2 Experimental Section

2.1 Materials

Liquid metal (Galinstan) was provided by Zhenjiang Fanyada Electronic Technology Co., Ltd. Hexagonal boron nitrogen (BN) powders with different lateral sizes were obtained from Qinhuangdao Eno High-Tech Material Development Co., Ltd. (China). Sodium carboxymethylcellulose (SCMC, viscosity: 1000–1400 mPa s) and Polyethylene glycol (PEG, Mn = 4000) was purchased from Aladdin. All chemicals were directly used without further purification. The commercial 18,650 LIBs (AB3, nominal voltage of 3.7 V, charge voltage of 4.2 V, nominal capacity of 2300 mAh, anode of graphite, cathode of lithium cobaltate) was phased from the brand SUPFIRE.

2.2 Preparation of LM/BN Skeleton

The LM/BN hybrid fillers were first prepared by mixing various loading of liquid metal with the micrometer-sized BN powders, followed by ball-milling treatment for 20 min. The collected LM/BN hybrids were subsequently dispersed into 1 wt% SCMC deionized water solution which was used as a dispersion agent and molecular linker. The mixture was ball milled (MQ-3SP2) for 2 h. To construct the radially oriented skeleton, the LM/BN suspension were poured into a customized mold, which is consist of a copper hollow cirque (34 mm outside diameter, 28 mm inner diameter, 72 mm height), two polytetrafluoroethylene (PTFE) cylindrical molds (one with 18 mm diameter and 67 mm height as thermal insulator in the center, another with 28 mm diameter and 5 mm height as pedestal). The whole mold was put on a solid copper cylinder (38 mm diameter, 150 height) which was immersed in liquid nitrogen for 30 min. Then the frozen slurries were put into the freeze-dryer for more than 48 h so that the radially oriented LM/BN skeleton was obtained. As the contrast sample, the radial BN skeleton was constructed by employing the pristine BN powders without modification to perform the identical fabrication process.

2.3 Fabrication of PEG/LM/BN Phase Change Composites

The composites were prepared via vacuum-assist infiltration of PEG into LM/BN skeleton. First, PEG was melted in a vacuum drying oven at 80 °C. When air bubbles were no longer produced, the LM/BN skeleton was put into the melted PEG. After that, by continuously degassing every 5 min at 70 °C, PEG was infiltrated into LM/BN skeleton slowly. The process had to continue for at least 6 h and then the composites were solidified below their melting temperature. The same vacuum-assist infiltration of PEG into BN skeleton enabled the PEG/BN composites.

2.4 Characterization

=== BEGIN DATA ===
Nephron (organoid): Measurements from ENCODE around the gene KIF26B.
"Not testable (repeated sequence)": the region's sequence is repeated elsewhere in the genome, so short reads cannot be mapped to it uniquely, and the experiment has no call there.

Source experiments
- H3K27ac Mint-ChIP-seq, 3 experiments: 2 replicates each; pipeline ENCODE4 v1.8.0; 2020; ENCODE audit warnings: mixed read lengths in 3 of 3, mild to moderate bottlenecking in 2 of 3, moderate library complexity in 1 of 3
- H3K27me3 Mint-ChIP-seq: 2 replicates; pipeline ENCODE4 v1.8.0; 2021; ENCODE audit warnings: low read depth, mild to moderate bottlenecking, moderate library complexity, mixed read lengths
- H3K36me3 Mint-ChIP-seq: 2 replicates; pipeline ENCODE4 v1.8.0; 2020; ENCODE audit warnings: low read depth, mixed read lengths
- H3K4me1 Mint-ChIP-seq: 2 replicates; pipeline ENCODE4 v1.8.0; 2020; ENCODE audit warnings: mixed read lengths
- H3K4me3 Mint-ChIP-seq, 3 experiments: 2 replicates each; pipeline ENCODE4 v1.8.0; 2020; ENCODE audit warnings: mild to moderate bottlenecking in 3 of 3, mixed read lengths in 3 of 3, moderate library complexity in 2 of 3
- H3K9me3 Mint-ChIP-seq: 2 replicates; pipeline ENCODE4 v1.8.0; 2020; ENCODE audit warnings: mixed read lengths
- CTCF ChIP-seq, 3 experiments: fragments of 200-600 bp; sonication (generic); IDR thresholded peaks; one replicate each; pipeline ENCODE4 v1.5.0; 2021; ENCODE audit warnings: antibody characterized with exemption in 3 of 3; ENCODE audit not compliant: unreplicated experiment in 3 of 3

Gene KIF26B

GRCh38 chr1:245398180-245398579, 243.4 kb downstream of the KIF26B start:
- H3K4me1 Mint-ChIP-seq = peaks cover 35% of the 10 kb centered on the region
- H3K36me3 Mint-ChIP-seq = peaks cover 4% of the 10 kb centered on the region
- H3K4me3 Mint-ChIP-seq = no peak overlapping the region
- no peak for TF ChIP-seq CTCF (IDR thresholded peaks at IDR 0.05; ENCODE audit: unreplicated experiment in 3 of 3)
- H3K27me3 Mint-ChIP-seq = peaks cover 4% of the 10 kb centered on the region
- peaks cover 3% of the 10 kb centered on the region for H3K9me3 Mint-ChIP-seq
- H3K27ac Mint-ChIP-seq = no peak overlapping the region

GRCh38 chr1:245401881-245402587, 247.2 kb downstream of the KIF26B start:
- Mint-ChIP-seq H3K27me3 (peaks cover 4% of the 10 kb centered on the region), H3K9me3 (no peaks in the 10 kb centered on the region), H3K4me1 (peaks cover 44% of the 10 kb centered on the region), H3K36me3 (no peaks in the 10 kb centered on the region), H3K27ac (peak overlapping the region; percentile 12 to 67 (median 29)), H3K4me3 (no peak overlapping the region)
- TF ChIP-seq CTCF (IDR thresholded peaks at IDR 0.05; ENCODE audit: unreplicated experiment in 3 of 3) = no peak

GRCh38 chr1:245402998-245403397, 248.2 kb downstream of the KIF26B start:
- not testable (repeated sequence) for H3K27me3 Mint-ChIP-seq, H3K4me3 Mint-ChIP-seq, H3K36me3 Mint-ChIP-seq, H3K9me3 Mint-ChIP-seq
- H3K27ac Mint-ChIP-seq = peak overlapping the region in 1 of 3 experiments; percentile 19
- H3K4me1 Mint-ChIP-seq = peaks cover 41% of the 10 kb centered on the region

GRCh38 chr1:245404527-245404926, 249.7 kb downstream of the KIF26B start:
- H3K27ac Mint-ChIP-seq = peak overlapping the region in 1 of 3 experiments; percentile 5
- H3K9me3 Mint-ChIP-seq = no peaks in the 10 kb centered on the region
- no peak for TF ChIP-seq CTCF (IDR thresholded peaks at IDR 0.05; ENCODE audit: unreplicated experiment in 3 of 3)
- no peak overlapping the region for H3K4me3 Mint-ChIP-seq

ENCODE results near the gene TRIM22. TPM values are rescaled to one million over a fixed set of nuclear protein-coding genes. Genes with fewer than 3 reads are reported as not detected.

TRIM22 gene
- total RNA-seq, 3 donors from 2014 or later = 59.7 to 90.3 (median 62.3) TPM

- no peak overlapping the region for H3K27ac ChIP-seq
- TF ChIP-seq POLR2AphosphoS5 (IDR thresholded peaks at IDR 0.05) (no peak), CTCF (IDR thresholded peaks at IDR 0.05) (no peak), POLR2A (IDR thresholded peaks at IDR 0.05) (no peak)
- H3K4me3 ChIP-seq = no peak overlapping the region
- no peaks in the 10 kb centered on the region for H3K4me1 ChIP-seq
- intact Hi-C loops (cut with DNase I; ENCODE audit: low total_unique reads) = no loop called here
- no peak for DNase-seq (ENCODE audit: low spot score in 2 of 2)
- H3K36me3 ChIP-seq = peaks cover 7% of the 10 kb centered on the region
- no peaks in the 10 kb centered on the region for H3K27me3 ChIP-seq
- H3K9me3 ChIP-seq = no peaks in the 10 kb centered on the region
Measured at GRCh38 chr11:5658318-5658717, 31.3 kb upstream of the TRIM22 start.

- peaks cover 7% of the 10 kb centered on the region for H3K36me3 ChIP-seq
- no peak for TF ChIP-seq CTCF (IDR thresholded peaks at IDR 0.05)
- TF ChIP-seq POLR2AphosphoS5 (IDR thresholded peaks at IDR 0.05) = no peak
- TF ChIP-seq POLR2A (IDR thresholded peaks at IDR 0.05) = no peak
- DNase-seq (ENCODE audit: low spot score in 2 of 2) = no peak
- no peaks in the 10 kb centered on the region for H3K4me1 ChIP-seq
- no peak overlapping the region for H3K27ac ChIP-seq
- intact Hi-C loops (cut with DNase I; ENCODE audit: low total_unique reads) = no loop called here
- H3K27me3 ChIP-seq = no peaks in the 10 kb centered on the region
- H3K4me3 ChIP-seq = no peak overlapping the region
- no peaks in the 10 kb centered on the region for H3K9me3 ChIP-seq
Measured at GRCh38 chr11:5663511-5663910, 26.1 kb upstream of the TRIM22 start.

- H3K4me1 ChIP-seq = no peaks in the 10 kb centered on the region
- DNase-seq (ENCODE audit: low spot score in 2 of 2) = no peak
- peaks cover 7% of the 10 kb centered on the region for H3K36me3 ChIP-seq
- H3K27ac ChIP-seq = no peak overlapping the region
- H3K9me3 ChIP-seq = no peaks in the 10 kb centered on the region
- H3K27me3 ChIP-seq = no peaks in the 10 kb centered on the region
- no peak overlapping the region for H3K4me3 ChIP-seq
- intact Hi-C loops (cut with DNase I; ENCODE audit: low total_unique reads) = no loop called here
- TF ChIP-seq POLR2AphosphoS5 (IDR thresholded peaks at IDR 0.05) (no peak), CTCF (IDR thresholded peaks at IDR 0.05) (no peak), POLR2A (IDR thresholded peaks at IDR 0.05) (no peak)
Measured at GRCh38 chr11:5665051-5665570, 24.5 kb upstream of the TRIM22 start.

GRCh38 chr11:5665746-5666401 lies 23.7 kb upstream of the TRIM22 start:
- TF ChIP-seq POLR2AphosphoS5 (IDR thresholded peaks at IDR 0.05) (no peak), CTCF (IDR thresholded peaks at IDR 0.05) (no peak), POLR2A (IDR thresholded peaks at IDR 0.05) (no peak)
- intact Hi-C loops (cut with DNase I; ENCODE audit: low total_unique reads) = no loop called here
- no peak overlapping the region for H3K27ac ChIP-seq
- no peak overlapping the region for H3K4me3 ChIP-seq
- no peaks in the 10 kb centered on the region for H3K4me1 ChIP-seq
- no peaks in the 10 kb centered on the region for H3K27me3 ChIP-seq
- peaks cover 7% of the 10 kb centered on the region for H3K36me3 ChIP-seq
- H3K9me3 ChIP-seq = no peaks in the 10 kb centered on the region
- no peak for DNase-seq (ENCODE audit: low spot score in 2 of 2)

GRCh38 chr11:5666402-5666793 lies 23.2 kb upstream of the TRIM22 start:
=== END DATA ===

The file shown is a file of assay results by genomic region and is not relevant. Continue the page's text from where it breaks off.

The microscopic morphology and structure were characterized by a high-resolution field emission scanning electron microscope (SEM, Apreo S, USA) and an Atomic Force Microscope (AFM, Bruker Icon, USA). The interior structure was investigated by a Bruker Skyscan1272 Micro computed tomography (micro-CT) with resolution of 1 μm. The elemental states of BN and LM/BN powder were characterized by X-ray photoelectron spectroscopy (XPS, Thermo K-Alpha, USA). Density functional theory (DFT) simulation was conducted by using Materials Studio 2017 R2. In-plane and out-of-plane thermal conductivity were calculated by the equation k = α × ρ × Cp (α: the thermal diffusivity, ρ: the density, Cp: the specific heat capacity). Laser flash analysis (LFA 467 Hyper Flash, Netzsch, Germany) was used to measure α of samples. Both sides of the sample were sprayed with graphite in order to guarantee the identical absorption of laser energy. Cp can be determined by differential scanning calorimetry (STA 449F3, Germany) with sapphire as the standard sample. Cp of the composite can be calculated by the equation Cp-composite = Cp-A φ + Cp-B (1−φ), where Cp-A is the specific heat capacity of constituent A, Cp-B is the specific heat capacity of constituent B, and φ is the mass ratio of constituent A. The sample density (ρ) was measured by using the Archimedes method (JA203 Puchun Instruments, China). Differential scanning calorimetry (DSC 8000, PerkinElmer, USA) was used to test the thermal storage performance and verify the thermal stability at a scanning rate of 10 °C min−1. The UV–vis-NIR spectra were obtained through an ultraviolet–visible near-infrared spectrophotometer (UV3600, Shimadzu, Japan) while the light absorption (A) can be calculate using the formula of A = 1-R-T, where R means reflectance and T means transmittance. To evaluate the photothermal performance, a tailor-made foam chamber was used to not only fix the PEG/LM/BN composite with the highest k but also hold liquid nitrogen used to simulate a subzero environment, enabling the PEG/LM/BN composite to be over the liquid nitrogen. The testing sample was irradiated by a laser (532 nm) and the temperature trend of the opposite surface was recorded by an infrared thermal camera (FLIR-T600) to visualize the photothermal conversion process. To investigate the heat dissipation capacity of the samples, a powerful ceramic heater (Ф 5 mm, 3.7 V, 12 W) was attached to the center of samples, while the temperature was recorded by an infrared camera (FLIR-T600). A Xenon lamp (CEL-S500) was used to irradiate the sample to achieve photothermal conversion of the thermal regulator, while it was cooled by liquid nitrogen at the same time. The thermocouple (with 2 mm diameter and 0.3 mm long) used in this work for surface temperature measurement is T-type and meets the criterion of ANSI MC96.1. The operating current, voltage and capacitance were performed on a charge–discharge balancer (HOTA D6).